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Columbus SOUP News

Summer SOUP for the 614

Summer in the 614: the time of sunny days and Red, White & Boom, late sunsets and Comfest, warm temps and Pride. It’s also the time for our THIRD Summer SOUP! That’s right… this edition of Summer SOUP is a pretty special one as we enter our third year of crowd-funding deserving projects in our city. For our eighth event, we are focusing our theme on the children of Columbus. Here are the details for Summer SOUP ’15:

  • Sunday, June 14 (614!)
  • 5:30 p.m. to 8:00 p.m.
  • The Bosco Center, 80 South 6th Street
  • $7 minimum donation at the door

In another exciting addition to Summer SOUP, our hosts at The Bosco Center are offering free bowling at their 8 lane alley to anyone who arrives early! Doors for this fun experience open at 4:30—be sure to take advantage!

As of the time of this post, RSVPs are still available! Go to the Attend page for more details. As always, If you have RSVPd please double check your calendars and make sure you are able to attend. If you can’t, please login to Eventbrite and kindly release your tickets so someone on our wait list can join. No hard feelings!

We are especially excited for this SOUP’s projects. To give you a head’s up—take a moment to read about each presenter and show them some love on June 14.

Adolescence is a vulnerable period for children. Research reveals it is a particularly difficult time for girls. According to the Status of Girls in Central Ohio report, one in three girls in our community described themselves as overweight even though just 8.5% were actually overweight. Two in three were trying to lose weight whether or not they thought themselves overweight. These numbers represent what we already know: girls struggle with issues of confidence, body image, physical activity and healthy social behaviors as they are bombarded with negative imagery and influences. Girls on the Run of Franklin County started in 2008 with a group of 12 girls and now serves over 1400 girls a year in over 50 sites in Franklin County. The development of a site at Broadleigh E.S. is part of our strategic plan to expand the number programming sites in Columbus City Schools. Participants will demonstrate increased knowledge of healthy behaviors, increased self-esteem, increased physical activity level, increased school attendance & performance, reduced discipline referrals at school and reduced incidence of relational aggression experiences after completing the program.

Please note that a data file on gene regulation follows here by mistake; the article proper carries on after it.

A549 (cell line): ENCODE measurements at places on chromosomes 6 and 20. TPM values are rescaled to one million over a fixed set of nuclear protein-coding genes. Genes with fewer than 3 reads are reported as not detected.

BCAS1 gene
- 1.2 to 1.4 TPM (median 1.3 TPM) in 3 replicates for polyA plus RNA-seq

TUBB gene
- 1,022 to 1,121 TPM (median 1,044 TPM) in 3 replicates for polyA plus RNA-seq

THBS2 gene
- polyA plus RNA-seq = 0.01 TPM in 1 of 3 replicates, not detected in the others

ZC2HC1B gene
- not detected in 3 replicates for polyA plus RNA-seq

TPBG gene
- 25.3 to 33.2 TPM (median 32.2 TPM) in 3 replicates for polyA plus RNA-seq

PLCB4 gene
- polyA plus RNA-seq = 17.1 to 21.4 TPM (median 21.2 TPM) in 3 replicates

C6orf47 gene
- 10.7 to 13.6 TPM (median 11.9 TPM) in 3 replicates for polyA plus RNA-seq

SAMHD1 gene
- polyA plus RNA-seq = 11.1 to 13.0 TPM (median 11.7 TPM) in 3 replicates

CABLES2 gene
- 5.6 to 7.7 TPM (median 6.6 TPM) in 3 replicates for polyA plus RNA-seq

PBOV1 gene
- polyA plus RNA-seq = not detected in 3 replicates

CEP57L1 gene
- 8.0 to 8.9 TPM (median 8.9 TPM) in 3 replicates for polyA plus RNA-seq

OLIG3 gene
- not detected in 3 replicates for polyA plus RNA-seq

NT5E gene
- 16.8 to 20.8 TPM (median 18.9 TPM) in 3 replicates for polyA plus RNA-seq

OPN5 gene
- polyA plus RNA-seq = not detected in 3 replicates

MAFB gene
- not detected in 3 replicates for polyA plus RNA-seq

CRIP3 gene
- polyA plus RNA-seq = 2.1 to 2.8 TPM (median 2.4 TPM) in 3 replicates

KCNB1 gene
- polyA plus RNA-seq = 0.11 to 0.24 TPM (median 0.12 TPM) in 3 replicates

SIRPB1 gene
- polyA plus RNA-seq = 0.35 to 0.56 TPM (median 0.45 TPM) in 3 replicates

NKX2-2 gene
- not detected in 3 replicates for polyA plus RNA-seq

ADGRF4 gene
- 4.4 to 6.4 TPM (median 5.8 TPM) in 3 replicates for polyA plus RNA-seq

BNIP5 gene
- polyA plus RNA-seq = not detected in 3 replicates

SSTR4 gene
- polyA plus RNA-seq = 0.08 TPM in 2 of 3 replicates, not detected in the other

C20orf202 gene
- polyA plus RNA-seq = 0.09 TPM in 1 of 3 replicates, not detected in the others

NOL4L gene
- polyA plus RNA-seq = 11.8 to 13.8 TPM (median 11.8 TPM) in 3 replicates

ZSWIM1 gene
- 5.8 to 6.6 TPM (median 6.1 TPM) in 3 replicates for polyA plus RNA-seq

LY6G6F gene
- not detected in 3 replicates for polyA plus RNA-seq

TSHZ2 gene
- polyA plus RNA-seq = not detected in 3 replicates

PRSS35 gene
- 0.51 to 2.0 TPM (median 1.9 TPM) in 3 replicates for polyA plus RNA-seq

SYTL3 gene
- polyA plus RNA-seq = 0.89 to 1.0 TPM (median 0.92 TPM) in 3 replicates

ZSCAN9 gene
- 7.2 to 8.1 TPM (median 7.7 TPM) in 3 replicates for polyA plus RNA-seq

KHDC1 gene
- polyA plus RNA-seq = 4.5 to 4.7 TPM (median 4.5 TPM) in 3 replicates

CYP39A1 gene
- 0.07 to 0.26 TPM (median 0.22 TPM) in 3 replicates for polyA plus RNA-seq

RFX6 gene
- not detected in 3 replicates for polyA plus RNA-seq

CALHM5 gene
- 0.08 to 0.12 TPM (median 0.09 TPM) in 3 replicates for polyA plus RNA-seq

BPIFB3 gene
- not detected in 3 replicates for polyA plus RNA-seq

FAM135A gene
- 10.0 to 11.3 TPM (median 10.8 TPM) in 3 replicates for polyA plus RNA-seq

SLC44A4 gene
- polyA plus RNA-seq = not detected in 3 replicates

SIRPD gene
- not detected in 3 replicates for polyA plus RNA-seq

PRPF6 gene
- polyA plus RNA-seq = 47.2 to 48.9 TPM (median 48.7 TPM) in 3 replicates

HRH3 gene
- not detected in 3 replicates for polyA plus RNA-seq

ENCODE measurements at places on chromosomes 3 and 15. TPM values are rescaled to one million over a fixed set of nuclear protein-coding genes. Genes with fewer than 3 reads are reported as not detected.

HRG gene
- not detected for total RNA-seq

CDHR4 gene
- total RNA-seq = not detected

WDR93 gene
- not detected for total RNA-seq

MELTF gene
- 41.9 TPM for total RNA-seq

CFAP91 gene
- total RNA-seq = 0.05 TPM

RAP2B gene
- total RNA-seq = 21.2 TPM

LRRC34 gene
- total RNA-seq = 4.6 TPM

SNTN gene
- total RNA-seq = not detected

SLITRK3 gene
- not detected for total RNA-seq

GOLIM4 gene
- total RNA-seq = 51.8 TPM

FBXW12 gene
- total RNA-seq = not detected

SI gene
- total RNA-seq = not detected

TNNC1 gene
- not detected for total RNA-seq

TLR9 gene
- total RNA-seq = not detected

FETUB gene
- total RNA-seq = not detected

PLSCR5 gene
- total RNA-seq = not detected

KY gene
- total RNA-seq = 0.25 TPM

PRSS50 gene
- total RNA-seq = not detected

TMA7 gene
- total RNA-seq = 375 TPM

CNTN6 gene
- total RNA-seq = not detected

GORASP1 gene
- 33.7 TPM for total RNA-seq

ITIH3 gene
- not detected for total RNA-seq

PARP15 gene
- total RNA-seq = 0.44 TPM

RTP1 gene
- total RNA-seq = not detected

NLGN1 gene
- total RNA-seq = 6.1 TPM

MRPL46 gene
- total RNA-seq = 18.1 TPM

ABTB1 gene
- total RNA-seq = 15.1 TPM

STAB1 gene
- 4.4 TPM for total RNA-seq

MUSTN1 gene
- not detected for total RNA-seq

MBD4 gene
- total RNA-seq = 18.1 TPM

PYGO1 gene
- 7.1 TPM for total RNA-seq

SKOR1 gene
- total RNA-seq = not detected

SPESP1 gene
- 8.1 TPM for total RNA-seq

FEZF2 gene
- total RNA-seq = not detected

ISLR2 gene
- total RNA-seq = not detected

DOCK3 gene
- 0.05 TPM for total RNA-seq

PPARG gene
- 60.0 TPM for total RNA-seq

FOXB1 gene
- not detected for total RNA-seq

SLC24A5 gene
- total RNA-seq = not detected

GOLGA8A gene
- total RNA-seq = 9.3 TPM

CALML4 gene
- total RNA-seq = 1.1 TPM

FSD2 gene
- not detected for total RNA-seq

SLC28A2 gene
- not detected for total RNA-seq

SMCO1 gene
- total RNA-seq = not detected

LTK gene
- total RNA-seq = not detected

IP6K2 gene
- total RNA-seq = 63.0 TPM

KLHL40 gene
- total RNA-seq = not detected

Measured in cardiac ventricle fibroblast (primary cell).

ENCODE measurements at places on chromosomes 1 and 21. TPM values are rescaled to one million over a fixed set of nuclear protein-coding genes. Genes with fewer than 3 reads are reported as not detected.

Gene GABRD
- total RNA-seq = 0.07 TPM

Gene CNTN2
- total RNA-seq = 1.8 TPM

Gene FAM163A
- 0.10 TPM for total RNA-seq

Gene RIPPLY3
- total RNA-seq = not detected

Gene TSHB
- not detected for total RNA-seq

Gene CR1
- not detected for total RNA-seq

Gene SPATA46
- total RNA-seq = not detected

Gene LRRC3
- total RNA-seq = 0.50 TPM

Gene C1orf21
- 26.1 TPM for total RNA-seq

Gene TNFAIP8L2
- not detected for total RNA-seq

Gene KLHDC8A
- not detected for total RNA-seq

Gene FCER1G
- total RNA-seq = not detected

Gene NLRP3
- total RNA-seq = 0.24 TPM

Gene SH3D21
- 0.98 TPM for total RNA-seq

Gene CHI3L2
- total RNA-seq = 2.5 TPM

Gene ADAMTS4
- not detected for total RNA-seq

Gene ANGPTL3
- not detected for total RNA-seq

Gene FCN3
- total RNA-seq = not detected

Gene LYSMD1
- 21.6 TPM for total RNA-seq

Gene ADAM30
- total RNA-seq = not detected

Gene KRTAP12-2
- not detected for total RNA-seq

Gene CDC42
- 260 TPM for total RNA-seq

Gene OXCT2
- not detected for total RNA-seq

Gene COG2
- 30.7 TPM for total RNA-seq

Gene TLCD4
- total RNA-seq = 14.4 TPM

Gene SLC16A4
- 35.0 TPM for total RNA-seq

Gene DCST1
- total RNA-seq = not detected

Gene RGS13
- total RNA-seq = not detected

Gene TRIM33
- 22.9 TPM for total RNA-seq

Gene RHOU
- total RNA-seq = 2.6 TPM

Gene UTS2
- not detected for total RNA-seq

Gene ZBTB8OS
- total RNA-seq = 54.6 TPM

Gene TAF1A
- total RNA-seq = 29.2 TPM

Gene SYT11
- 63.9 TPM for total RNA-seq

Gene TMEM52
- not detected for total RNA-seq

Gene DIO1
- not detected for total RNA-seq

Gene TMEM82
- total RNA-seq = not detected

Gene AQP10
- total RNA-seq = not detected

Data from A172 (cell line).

Right now, there are more than 500,000 children in the foster care system in the United States. These children change placements an average of 3 times in the system. Every time a child in foster care is moved, the few belongings they have go with them—usually in a black, plastic trash bag. Also on streets and in shelters, there are another 2.5 million youth who are identified as homeless who also carry their belongings in a black, plastic trash bag. Beyond a loss of dignity & respect, these youth are easily targeted by predators because of their identifiable “luggage.” Carry Me Forward is developing series of initial campaigns that will launch with local designers. Each campaign will employ our “Give 4 Give” model. We will donate one purpose­fit bag for every retail bag (designed by the local designer) sold through the campaign. The goal of this project is to research and design the bag for our foster teen segment. We have three goals with these bags: 1. Purpose-­built for the foster teens, not bought off the shelf. 2. Domestically manufactured. 3. Our own patented design that can be manufactured in Columbus by homeless youth & foster teens through an internship/work study program.